WDFW Shortfall Grows; Leaders Take Questions During Livestream
Washington fish and wildlife managers are now projecting they will have a $20 million budget shortfall over the coming two years — and it could more than double in the following two.
WDFW Director Kelly Susewind broke the news earlier this week during a 2.5-hour-long livestreamed virtual open house.
“We ended up with less than we needed to get through the biennium, which means we’re not going to be able to provide the services we had hoped to,” he said about the recently concluded legislative session.
Lawmakers did give WDFW a one-time $24 million General Fund bump to fill a preexisting $31 million hole instead of raising fishing and hunting license fees and extending the Columbia River salmon and steelhead endorsement.
But Susewind said that the shortfall also grew from that new initial $7 million difference to $20 million after legislators also “passed a lot of provisions that further increased our costs. Those increased costs came without additional revenue.”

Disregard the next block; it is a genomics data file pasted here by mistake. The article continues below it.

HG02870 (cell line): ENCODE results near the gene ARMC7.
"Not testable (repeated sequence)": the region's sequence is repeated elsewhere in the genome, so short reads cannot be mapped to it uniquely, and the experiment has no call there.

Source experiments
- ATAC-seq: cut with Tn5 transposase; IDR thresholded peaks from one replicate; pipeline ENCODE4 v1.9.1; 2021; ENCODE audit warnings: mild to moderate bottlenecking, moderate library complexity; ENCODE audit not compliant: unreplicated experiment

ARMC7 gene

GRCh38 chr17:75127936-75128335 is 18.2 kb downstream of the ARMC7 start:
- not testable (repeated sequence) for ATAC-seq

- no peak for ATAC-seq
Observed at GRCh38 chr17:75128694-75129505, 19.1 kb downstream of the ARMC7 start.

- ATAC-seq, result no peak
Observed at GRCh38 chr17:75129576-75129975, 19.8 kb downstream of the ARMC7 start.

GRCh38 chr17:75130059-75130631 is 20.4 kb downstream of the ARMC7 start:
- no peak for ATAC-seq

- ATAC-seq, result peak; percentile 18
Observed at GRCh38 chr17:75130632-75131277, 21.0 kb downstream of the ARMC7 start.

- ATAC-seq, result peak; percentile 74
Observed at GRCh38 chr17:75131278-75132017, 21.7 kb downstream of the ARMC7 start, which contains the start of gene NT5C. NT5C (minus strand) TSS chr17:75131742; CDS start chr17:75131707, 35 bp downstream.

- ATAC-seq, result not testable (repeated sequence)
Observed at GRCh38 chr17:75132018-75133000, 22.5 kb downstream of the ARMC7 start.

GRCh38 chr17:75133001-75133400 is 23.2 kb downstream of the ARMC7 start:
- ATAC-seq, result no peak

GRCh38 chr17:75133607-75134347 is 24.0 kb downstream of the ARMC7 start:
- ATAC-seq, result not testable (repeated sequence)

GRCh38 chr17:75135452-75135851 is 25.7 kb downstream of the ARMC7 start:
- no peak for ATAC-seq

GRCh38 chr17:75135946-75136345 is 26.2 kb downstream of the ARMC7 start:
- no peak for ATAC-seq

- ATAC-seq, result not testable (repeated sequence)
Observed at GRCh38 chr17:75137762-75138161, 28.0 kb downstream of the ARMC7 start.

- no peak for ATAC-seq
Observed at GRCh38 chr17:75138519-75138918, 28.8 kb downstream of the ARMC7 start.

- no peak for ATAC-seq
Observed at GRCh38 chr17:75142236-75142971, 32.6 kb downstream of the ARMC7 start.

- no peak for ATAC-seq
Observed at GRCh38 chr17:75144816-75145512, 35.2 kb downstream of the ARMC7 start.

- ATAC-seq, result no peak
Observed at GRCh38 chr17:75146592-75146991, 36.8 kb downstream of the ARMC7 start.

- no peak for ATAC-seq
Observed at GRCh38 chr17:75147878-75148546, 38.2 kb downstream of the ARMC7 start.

This afternoon his budget and policy director Nate Pamplin said the $13 million ballooning was due to increased salaries for staffers and “other central service costs” that weren’t matched with new revenues; lower than expected disbursements from both the Pittman-Robertson and Dingell-Johnson Acts; and one-time hits from things like the Skagit catch-and-release wild steelhead fishery and Fish Washington app that would have been funded through the fee bill but now must be another way or get cut.